Well, instead of wasting your time maintaining this thread, you could have started fixing your compilation errors. If you didn't find a simple solution for doing that, here a tip. Just comment the non compilable code out, and put a TODO on top of it so you can always come back to it. If you tell me this takes you more than two hours, than the people working on this project really did a hell of a job!
And JBs position is not "you can not do that" but "we don't want you to do that". Using this permissive approach is why you ended up having this mess in the first place. I wouldn't vote for importing this crappy behavior in IntelliJ. Try looking at this from the perspective of a "clean" project. We do not need/want that. If committing non-compilable code in VCS is a common practice in your project, you should consider escalating that to your managers, because this not how teamwork should look like. It is the first time I hear of someone tolerating this fact... and even more, asking for a "feature" to work it around. Outrageous...
"you can not do that" but "we don't want you to do that".
Is that not the same ? Result is the same for me at least.
I do not see why every line of code should be error free. If the code being USED is error free is what count.
Having some little class preventing you to run a giga-application, now that is silly to me really.
Also, imagine some code that is not yours and that you dont understand becomes broken and the author is not there to help you ? What will you do with it ? Wait for the owner to return from vacation to fix it ?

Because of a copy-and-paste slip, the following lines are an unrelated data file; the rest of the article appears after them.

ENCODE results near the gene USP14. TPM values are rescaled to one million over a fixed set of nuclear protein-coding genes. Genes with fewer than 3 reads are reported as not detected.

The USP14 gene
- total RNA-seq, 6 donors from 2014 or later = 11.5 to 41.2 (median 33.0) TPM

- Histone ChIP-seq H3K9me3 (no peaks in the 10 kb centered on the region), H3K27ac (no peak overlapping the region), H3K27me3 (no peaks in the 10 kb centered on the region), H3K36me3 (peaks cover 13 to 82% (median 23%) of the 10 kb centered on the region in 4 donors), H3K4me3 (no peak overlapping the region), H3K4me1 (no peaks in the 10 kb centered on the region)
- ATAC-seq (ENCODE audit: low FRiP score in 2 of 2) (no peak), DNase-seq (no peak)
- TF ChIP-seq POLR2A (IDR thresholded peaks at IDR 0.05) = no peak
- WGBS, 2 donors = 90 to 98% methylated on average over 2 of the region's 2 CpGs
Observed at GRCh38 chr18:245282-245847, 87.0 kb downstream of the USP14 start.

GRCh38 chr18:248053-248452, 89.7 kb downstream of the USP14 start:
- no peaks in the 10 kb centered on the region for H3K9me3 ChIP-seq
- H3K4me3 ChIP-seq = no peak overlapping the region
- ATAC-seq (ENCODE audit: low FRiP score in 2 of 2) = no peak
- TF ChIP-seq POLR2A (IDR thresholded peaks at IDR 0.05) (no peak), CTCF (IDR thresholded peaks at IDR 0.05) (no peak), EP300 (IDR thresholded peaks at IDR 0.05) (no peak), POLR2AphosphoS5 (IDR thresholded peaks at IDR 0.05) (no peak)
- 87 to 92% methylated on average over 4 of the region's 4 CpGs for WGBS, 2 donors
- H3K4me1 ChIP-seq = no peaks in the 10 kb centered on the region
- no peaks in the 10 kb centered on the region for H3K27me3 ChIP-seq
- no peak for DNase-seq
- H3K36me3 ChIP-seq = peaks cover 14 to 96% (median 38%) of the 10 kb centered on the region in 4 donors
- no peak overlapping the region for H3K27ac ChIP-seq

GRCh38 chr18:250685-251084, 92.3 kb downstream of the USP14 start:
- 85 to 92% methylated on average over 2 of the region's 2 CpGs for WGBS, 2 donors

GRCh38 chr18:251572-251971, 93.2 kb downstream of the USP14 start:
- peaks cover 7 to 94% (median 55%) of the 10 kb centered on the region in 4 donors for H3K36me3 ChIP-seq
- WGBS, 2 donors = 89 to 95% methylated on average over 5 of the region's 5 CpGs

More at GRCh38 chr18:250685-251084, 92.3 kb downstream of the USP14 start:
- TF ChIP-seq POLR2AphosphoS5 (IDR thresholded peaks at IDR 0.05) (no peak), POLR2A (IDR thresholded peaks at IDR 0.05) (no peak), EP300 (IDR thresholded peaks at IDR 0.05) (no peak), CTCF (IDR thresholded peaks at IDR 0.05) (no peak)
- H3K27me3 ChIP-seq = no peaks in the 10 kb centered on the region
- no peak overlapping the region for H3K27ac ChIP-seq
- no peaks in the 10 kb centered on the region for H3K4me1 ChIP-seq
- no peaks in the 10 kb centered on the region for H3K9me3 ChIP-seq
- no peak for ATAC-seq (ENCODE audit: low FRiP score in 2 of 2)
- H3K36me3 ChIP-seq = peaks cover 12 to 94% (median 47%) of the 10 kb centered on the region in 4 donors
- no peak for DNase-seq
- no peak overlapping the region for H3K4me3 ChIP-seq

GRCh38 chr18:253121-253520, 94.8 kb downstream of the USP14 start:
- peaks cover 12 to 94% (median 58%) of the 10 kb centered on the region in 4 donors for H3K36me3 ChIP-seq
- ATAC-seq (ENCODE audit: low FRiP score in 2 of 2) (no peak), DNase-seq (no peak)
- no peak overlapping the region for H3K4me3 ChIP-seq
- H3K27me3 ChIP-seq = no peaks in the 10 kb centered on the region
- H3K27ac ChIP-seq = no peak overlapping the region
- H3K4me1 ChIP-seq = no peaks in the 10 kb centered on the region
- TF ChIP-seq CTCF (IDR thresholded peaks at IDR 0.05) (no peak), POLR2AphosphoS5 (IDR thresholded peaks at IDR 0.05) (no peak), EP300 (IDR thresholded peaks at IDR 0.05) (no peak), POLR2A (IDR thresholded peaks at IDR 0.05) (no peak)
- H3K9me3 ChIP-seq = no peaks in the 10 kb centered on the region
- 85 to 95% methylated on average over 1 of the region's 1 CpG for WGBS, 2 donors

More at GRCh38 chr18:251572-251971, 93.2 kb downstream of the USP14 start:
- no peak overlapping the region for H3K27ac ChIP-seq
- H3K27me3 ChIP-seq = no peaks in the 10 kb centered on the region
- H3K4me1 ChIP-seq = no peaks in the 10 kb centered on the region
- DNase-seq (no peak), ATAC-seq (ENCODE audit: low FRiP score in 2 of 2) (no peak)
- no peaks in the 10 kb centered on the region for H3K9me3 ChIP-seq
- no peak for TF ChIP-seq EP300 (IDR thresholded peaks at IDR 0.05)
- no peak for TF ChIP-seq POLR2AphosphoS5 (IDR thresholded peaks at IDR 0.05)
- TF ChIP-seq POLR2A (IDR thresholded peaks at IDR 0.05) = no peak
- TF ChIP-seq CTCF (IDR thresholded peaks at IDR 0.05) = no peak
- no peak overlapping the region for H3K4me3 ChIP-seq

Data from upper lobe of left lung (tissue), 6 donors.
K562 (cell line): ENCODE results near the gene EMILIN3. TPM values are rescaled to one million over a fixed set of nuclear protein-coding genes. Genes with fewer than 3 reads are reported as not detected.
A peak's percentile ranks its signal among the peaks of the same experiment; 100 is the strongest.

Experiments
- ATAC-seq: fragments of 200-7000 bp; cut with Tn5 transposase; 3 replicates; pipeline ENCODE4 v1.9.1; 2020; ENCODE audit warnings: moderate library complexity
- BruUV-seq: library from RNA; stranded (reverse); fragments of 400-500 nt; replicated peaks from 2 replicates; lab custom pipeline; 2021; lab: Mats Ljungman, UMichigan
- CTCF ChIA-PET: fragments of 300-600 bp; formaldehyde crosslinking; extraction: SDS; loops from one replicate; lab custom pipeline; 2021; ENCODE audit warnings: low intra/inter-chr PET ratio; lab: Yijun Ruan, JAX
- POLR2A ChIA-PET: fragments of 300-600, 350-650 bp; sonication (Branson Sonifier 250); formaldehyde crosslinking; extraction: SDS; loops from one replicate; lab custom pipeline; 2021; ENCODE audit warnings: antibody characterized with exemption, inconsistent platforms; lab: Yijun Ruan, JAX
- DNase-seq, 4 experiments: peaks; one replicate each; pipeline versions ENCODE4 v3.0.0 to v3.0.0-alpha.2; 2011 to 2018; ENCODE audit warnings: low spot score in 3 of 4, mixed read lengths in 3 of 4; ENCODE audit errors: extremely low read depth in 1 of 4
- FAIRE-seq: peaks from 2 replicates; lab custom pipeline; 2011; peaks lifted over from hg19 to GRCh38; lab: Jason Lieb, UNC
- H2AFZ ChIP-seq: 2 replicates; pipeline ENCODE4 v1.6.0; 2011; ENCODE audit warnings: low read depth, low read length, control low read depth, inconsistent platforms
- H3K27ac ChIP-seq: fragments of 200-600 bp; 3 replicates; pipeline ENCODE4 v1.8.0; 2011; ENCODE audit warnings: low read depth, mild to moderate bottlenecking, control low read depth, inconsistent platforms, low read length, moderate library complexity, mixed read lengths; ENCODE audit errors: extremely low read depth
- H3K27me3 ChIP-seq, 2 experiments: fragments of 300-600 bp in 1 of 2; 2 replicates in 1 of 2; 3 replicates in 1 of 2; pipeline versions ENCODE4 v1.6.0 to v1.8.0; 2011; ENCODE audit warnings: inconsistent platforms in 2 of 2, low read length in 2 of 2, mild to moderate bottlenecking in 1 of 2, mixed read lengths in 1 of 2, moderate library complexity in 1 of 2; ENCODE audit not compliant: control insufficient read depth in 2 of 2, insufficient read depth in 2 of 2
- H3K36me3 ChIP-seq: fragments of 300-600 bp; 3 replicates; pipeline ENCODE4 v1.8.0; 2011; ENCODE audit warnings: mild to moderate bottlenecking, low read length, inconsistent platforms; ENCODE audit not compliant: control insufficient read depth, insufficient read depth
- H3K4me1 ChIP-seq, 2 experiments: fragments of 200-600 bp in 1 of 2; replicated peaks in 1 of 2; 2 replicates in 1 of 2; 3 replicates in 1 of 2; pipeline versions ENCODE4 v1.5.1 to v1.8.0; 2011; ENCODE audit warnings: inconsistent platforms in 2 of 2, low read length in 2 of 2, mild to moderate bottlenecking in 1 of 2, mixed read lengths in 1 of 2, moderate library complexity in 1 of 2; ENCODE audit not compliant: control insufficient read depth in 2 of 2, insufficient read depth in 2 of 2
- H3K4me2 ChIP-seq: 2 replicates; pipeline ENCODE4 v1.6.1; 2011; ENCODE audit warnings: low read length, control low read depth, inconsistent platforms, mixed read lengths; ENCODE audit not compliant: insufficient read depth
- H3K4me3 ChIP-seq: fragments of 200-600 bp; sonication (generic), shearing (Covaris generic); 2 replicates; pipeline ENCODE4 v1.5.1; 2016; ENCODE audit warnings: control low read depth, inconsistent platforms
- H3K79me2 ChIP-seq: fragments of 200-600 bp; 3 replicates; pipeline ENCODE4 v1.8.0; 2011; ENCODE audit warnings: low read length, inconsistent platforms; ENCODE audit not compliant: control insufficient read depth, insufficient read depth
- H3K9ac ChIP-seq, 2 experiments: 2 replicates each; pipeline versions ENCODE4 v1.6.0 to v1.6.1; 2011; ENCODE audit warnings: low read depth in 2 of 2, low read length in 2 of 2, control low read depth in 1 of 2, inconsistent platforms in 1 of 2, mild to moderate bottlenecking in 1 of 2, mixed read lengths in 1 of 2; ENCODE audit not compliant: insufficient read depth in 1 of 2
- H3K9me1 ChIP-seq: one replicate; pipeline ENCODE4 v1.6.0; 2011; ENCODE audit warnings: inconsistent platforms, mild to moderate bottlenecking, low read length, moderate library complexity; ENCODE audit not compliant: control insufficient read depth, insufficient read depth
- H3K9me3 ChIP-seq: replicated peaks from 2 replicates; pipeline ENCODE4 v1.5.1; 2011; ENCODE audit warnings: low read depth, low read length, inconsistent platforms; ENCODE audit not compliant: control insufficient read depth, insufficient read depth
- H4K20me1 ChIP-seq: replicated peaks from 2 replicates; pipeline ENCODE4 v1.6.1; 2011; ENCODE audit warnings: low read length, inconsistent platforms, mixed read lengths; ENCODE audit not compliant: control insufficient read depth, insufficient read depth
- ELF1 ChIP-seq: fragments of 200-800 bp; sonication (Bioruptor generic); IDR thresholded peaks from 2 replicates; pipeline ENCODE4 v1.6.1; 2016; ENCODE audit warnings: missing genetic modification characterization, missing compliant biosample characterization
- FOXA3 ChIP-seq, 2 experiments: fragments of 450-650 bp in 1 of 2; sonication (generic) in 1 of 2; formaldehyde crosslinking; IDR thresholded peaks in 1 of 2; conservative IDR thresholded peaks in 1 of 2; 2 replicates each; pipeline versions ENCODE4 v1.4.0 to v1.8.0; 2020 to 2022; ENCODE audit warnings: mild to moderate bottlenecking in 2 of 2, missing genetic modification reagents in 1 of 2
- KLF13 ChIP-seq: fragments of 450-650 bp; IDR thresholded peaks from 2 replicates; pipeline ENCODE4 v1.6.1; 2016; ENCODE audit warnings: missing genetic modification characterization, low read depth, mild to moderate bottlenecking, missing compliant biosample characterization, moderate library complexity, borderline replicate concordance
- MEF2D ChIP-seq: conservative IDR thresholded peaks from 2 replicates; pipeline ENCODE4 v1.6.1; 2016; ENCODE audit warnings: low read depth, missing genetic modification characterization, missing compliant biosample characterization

And I'm not ASKING for this feature, I was hoping it was there.
If you could switch it on and off would be good enough.
For big projects running for years and years with thousands and thousands of classes there would be no no way
anyone would migrate to IntelliJ under these circumstances.
Takes too much time and would be too expensive.
I tried to do what you said, but soon it was complaining about errors in third party code as well.
It only showed me 2-3 at a time, when those were fixed, showed me another 2.-3. Always 100 warnings or so
to clutter up my view, even if I selected "no warnings".
I couldnt see the end of it..So I simply gave up and returned back to Eclipse.
To bad a simple thing like this should stop it when everything else worked well.
Besides, if a project is errorneous or not is not decided by little red lines in an IDE..but by 1) your unit tests
compile and pass.
And 2) application runs, testers cant make it crash. and 3) your customer keeps paying you to develop it.
Mikkel Petersen schrieb:
Yes! Return to Eclipse! ... If you cannot understand that uncompilable
code is useless code.
If you and your team starts coding you should simply avoid writing
erronous code! Then you will never reach that stage.
If you are in the situation that you cannot write compilable code then
put a TODO right there and go ahead. But never leave errors in your code.
What kind of errors are there? Uncaught exceptions, incompatible types?
There's all kind of errors. It's fixable, just don't have time right now.
Year you're probably right, one should not make code with errors.
Problem in this case is when you want to port your code from eclipse.
If IntelliJ would permit this, then you would "catch" more eclipse users.